COMPETITION LAW NEWS: Visa Card to scrap its MIFs


It has been yesterday announced by the European Commissioners responsible for Competition that similar to what it had advocated some two years ago following a European Court decision on the Multilateral Interchangeable Fees (MIFs) or charges levied inter banks on every transaction made by retailers utilising the MasterCard and Maestro branded cards which charges then ranged between 0.4% and 1.2%, it is now insisting that Visa Europe were to adopt the same approach and do away with the relative fees.

Although the MIFs are charged to the retail outlet, at the end of the day, it would be the consumer who would be paying therefor. The EU has long considered the MIFs to be in breach of its competition law and practice.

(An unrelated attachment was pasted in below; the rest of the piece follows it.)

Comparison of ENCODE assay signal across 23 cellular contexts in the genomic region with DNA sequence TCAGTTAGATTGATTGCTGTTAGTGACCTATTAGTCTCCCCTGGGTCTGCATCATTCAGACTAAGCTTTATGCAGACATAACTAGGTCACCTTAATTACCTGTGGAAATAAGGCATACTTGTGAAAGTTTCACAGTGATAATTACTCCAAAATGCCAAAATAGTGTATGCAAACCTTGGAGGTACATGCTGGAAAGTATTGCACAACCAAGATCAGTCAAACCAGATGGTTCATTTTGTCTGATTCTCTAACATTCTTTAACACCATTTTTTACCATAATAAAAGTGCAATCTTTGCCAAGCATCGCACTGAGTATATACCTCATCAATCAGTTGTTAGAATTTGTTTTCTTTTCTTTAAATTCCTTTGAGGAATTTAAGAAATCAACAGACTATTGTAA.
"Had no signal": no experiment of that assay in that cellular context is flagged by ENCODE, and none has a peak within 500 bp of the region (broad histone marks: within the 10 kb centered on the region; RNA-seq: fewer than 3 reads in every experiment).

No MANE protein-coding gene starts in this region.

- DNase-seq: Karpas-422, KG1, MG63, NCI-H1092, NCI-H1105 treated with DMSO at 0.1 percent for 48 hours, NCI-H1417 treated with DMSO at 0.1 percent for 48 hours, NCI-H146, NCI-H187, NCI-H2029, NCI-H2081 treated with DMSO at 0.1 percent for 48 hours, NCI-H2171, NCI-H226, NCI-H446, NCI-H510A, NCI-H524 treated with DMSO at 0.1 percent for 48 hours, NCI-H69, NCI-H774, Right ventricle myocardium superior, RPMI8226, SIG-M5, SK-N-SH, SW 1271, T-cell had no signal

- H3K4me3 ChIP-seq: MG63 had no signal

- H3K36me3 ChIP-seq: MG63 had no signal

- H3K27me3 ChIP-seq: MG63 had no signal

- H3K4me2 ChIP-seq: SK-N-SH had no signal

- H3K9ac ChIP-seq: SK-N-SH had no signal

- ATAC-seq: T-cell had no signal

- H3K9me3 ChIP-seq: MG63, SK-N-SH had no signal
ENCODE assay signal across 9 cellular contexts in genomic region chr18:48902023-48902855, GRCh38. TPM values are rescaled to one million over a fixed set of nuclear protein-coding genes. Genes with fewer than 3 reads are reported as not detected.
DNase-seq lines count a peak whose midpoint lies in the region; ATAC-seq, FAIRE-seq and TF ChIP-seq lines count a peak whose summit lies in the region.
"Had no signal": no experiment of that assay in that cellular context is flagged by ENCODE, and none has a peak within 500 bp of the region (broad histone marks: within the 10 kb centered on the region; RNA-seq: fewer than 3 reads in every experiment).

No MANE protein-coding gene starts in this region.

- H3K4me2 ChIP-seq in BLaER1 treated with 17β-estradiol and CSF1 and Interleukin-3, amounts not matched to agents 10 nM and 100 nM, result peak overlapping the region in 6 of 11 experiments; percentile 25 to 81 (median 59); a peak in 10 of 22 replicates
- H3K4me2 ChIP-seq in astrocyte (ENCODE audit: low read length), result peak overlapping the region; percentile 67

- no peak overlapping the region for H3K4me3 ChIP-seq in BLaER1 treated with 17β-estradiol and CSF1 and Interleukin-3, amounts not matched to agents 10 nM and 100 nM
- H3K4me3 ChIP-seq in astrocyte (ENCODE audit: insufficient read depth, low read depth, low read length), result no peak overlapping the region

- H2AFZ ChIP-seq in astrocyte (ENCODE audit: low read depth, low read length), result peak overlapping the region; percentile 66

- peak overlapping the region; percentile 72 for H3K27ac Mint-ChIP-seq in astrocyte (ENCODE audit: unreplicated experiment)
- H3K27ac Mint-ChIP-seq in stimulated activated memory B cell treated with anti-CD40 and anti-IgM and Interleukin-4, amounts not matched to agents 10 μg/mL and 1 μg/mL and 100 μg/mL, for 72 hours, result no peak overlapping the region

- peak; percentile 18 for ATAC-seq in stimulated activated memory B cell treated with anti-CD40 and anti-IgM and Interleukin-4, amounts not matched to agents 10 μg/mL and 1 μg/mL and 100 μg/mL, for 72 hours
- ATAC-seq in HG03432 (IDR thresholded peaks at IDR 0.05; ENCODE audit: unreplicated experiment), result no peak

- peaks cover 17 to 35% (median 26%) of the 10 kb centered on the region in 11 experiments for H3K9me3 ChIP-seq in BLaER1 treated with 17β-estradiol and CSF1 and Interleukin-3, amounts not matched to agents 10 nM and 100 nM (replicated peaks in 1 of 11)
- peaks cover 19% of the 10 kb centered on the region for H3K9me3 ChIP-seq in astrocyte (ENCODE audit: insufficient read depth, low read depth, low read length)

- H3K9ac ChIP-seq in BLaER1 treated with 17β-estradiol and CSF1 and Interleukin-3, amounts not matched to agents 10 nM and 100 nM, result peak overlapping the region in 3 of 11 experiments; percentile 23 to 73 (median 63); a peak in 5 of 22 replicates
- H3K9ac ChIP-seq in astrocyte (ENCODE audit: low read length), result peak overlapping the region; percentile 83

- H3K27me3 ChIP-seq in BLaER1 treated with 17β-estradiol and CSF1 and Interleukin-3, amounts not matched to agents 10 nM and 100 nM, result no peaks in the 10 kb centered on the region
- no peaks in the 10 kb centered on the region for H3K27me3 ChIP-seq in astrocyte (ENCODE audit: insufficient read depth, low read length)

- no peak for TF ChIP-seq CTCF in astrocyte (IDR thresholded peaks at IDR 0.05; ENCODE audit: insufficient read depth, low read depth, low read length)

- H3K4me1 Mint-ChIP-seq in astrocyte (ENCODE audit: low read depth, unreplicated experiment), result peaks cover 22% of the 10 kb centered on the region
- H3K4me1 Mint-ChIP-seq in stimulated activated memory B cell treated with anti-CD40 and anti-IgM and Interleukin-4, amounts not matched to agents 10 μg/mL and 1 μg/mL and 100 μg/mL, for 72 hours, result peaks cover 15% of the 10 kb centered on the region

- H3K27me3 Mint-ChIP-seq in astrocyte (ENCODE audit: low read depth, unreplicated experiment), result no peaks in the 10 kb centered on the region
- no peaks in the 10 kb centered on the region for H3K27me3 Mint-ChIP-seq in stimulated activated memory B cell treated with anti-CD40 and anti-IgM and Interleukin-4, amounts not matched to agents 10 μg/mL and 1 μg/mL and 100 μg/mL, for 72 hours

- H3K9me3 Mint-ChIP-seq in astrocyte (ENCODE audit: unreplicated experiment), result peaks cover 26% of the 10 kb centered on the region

Visa Europe’s argument that a minimum fee was necessary to guarantee for the success of its technical infrastructure so required to run the system has been rejected by the European Commission, counter-arguing that the setting of minimum prices for processing payments restricts inter-banking competition, inflates the cost of payment card acceptance and ultimately increases consumer prices.

In the EU, over twenty three billion payments, exceeding a value of €1,350 billion, are made every year through credit cards.

The removal of the MIFs by Visa Europe is  not only applicable to inter-community transactions but also applies to all domestic transactions made by means of cards in Belgium, Ireland, Italy, the Czech Republic, Latvia, Luxemburg, Malta and Greece.